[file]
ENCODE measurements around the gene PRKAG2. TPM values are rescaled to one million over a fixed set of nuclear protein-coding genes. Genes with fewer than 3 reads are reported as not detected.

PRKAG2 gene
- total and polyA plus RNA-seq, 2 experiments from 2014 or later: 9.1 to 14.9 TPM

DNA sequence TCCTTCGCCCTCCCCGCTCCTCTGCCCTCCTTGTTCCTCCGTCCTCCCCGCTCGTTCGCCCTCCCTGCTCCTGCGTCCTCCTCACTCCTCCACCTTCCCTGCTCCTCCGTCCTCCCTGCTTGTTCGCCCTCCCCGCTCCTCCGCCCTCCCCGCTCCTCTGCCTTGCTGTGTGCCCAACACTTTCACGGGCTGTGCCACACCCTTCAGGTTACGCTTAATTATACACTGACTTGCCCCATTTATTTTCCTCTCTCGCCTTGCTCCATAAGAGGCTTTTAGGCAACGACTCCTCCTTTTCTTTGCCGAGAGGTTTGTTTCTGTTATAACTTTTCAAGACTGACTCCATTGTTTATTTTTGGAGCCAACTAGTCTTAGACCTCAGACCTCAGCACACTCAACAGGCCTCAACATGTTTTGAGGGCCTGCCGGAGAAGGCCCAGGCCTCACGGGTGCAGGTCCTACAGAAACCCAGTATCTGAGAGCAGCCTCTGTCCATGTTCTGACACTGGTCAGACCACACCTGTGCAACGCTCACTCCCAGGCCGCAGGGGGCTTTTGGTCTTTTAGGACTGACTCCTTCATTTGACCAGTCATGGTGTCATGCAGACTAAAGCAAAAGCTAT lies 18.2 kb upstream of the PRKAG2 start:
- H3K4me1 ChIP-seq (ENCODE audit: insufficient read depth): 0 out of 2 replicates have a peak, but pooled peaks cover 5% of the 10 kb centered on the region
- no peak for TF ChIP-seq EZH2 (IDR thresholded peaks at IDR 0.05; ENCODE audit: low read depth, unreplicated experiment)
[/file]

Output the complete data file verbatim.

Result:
ENCODE measurements around the gene PRKAG2. TPM values are rescaled to one million over a fixed set of nuclear protein-coding genes. Genes with fewer than 3 reads are reported as not detected.

PRKAG2 gene
- total and polyA plus RNA-seq, 2 experiments from 2014 or later: 9.1 to 14.9 TPM

DNA sequence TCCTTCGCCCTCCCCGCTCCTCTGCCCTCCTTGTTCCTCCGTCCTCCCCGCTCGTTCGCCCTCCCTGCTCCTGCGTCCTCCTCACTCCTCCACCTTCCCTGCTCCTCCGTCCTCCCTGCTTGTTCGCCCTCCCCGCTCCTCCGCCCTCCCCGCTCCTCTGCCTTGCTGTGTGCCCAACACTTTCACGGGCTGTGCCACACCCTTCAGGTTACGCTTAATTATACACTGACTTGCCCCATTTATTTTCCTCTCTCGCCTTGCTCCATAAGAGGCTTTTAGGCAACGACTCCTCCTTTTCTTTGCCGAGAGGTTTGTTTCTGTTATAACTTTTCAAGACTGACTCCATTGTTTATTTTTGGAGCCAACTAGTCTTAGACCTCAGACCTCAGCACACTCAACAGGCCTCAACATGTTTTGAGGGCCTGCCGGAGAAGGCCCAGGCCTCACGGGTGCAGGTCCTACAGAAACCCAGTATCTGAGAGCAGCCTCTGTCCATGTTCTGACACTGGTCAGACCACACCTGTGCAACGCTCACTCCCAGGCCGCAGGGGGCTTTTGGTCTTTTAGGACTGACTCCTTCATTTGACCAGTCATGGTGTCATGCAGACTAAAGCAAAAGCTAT lies 18.2 kb upstream of the PRKAG2 start:
- H3K4me1 ChIP-seq (ENCODE audit: insufficient read depth): 0 out of 2 replicates have a peak, but pooled peaks cover 5% of the 10 kb centered on the region
- no peak for TF ChIP-seq EZH2 (IDR thresholded peaks at IDR 0.05; ENCODE audit: low read depth, unreplicated experiment)